It doesn’t get any better than this.  This is what Rochesterians live for! In fact, more species are reported in May than in any other month. On average 55 new species arrive, and 238 are seen overall this month. The spring migration reaches its peak by the second weekend in May, nearly 30 species of warblers arrive in the woods, Bobolink arrive in the fields, and shorebirds continue to stop at wet spots in the fields.

Bobolink (male), Burger Park. (© Jay Greenberg)

Bobolink (male), Burger Park. (© Jay Greenberg)

The crown jewels of the spring – warblers – arrive in force this month. Island Cottage Woods and Firehouse/Church Trail are probably the premier spots for their volume of migrating songbirds, but there are dozens of other excellent locations as well including Durand Eastman Park, Whiting Road, Cobb’s Hill Park, and the East and West spits.  There are nearly 30 regularly occurring warblers in our area, and a handful of occasional notables including Prothonotary Warbler, Connecticut Warbler, Cerulean Warbler, and Prairie Warbler although finding these four will take patience and luck. Three of these species breed within an hour or so of Rochester and it may be easier to find one when they are on territories in June, and finding a Connecticut Warbler may be largely serendipitous as some of our long-term birders have yet to see one.

With the warblers come vireos, thrushes, Scarlet Tanager, Rose-breasted Grosbeak, Yellow- and Black-billed Cuckoo, Lincoln’s Sparrow, and, later in the month empidonax flycatchers. The sheer volume of migrating songbirds means some are bound to spill over into your yard, especially if you have trees, shrubs and other natural cover. Put up your hummingbird feeders at the beginning of the month as these tiny gems usually arrive by Mother’s Day.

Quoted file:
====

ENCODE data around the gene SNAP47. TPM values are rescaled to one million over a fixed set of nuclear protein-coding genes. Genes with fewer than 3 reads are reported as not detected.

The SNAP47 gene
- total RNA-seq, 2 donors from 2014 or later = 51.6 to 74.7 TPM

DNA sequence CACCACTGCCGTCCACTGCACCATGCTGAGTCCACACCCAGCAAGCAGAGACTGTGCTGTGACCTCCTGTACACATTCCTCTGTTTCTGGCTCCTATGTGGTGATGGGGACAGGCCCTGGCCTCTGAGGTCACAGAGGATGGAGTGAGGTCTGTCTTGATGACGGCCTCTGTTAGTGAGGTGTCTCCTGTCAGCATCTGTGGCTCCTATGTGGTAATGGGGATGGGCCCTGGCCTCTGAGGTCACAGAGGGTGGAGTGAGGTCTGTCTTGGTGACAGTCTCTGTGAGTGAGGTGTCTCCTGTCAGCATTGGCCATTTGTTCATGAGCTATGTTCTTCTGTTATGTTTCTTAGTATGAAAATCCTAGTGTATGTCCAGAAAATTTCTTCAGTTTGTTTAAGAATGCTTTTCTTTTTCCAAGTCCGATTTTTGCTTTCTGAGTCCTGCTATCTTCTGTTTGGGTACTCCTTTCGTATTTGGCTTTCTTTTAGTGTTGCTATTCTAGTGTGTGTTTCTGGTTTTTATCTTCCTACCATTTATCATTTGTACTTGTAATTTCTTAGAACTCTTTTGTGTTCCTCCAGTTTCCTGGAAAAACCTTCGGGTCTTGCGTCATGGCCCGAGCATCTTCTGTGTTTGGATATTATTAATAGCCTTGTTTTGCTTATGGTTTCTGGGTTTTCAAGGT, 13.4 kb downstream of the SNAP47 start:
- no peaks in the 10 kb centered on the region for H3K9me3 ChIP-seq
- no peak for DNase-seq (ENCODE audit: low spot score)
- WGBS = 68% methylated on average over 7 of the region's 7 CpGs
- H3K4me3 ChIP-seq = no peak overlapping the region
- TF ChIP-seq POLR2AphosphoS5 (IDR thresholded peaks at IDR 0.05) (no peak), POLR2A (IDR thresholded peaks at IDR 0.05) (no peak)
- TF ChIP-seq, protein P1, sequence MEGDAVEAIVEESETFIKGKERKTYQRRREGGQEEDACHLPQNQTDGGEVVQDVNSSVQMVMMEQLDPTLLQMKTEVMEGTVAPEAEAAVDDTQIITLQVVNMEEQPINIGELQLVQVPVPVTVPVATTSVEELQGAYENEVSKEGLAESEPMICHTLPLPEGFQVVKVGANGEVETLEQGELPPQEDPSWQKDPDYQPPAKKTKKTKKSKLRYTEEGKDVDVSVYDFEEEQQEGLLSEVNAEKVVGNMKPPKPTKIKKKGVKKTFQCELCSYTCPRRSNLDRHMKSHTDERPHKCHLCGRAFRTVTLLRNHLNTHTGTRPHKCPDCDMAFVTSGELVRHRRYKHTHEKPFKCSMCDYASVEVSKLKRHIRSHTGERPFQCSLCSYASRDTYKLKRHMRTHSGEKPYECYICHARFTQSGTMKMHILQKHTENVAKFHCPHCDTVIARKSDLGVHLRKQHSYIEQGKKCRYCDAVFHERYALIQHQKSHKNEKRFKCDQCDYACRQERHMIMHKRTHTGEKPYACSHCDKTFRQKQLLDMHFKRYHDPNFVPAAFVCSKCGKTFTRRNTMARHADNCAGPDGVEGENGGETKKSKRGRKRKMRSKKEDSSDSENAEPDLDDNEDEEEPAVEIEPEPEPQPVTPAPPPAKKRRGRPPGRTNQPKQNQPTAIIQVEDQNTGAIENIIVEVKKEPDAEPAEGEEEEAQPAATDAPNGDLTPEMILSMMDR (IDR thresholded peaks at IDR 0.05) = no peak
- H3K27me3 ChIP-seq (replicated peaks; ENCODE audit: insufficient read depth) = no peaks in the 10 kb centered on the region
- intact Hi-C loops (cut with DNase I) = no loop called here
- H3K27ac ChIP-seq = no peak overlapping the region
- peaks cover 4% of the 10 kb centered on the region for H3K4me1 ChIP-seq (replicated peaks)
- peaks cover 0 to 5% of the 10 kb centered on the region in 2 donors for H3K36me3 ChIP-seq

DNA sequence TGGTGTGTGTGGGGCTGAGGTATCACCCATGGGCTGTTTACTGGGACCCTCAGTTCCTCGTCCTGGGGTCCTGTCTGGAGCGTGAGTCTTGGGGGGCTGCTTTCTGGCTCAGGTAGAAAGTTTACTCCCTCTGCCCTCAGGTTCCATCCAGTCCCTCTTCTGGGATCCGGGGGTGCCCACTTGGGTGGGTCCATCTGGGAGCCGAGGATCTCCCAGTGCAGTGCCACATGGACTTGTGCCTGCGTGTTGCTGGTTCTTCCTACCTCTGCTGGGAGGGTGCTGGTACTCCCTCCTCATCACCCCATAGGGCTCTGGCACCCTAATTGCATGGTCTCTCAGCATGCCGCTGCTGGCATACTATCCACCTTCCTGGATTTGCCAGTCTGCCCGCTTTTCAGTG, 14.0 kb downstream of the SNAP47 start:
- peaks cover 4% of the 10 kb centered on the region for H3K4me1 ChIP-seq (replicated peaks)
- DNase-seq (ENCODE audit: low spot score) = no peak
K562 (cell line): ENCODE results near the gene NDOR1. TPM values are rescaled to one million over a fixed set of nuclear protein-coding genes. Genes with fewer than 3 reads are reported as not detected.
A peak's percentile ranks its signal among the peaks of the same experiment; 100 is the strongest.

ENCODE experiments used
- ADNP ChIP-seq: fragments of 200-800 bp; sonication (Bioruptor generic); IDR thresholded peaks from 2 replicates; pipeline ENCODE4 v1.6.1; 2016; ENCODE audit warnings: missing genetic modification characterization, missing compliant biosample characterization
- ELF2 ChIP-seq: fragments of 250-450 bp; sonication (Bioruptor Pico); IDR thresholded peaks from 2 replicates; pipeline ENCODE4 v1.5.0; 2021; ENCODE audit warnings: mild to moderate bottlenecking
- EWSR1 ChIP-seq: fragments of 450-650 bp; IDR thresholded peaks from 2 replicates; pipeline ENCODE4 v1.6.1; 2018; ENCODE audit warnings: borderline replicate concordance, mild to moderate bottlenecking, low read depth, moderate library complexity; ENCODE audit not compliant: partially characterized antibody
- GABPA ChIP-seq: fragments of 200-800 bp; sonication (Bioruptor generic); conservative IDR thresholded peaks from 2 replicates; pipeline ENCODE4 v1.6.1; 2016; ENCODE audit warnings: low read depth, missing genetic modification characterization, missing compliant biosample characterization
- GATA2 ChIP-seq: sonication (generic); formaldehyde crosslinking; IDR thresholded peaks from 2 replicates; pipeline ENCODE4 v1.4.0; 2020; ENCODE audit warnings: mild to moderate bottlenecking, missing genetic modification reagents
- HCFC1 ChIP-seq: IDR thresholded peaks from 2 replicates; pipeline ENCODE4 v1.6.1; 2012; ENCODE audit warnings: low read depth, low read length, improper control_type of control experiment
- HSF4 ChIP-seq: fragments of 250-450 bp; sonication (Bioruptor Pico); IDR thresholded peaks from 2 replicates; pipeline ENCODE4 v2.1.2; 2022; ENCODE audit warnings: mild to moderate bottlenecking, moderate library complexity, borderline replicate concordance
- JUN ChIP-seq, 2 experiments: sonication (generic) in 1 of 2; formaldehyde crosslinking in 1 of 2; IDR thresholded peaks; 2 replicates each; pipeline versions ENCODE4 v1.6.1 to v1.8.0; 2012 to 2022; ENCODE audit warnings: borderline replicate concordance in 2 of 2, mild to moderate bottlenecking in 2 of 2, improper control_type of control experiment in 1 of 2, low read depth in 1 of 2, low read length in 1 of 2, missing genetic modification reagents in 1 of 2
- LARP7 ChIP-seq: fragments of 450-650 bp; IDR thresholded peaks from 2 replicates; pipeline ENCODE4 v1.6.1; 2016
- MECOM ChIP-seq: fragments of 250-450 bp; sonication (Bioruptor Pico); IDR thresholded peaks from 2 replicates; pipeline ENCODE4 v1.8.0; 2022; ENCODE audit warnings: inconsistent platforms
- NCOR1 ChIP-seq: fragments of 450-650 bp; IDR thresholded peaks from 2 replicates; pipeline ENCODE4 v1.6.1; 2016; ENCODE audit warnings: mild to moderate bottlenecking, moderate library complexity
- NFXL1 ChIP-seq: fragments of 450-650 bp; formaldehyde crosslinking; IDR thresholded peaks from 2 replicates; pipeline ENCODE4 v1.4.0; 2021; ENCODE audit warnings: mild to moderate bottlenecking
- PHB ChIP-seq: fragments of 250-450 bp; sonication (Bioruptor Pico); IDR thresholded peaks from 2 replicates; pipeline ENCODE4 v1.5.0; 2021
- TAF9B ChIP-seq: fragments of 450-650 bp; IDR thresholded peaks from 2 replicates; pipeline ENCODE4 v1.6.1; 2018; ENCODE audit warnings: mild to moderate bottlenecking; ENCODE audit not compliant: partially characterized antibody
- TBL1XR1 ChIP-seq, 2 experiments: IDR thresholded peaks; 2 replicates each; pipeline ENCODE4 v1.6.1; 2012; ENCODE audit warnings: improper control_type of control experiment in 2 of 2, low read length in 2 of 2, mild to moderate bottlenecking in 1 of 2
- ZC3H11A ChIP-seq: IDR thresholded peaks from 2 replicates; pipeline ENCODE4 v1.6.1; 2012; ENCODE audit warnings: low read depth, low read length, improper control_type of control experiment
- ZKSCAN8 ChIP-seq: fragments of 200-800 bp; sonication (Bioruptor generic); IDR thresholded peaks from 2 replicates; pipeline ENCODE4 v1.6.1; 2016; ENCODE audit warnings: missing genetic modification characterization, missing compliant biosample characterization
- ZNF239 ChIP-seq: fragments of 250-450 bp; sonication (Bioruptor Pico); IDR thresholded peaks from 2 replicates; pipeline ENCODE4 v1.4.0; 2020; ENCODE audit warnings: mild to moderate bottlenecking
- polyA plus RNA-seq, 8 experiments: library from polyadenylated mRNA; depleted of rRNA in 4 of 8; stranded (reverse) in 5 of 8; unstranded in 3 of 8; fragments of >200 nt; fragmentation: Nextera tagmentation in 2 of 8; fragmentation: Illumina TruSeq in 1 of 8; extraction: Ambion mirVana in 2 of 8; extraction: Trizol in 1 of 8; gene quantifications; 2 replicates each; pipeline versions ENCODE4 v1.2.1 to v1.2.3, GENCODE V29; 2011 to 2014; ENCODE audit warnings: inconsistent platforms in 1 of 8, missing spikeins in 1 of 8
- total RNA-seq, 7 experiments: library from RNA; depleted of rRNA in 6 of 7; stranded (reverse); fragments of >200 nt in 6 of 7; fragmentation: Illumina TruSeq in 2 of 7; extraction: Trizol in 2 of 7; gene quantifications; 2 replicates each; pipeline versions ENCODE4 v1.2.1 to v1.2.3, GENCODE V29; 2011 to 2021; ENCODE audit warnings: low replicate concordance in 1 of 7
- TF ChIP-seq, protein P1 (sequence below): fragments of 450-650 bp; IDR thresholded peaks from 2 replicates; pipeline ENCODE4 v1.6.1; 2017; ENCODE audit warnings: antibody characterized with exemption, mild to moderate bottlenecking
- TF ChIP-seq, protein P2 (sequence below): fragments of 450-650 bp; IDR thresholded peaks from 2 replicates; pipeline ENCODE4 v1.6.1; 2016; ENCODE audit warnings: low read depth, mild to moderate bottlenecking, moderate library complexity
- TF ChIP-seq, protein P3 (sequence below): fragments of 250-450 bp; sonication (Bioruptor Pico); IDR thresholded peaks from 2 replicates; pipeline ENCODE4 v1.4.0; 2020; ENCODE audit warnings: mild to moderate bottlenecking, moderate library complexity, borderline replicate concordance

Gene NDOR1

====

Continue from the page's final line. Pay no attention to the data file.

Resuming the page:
Vultures, Osprey, Bald Eagle, and Sharp-shinned Hawk continue to fly over in good numbers. Migrating Common Nighthawk will be visible at dusk, especially along the lakeshore. A great vantage point is the hawk watch platform at Braddock Bay, the marina parking lot off Manitou Beach Road, or other similar vantage points along the lakeshore.

Ruddy Turnstone 3 by Chuck Schleigh

Ruddy Turnstone by Chuck Schleigh

The lake will hold Black-bellied Plover on the beaches, and Ruddy Turnstone on the jetties at Charlotte Pier and Irondequoit Bay. Other shorebirds may be seen on exposed mudflats or – perhaps more likely this month – in flooded fields outside of town. May can be a good month for gulls as well. Later in the month, look for Franklin’s and Laughing Gull.

Least Bittern and Sora will be seen in the marshes of Braddock Bay, Salmon Creek, and Irondequoit Bay.

Least Bittern, Florida (© D. Sherony)

Least Bittern, Florida (© D. Sherony)

High Acres Nature Area is great for Rusty Blackbird, warblers, swallows, shorebirds, and bitterns – it’s tough to call! Go there expecting to find something cool and unusual and you usually will!

The possibilities are endless for some great birding this month!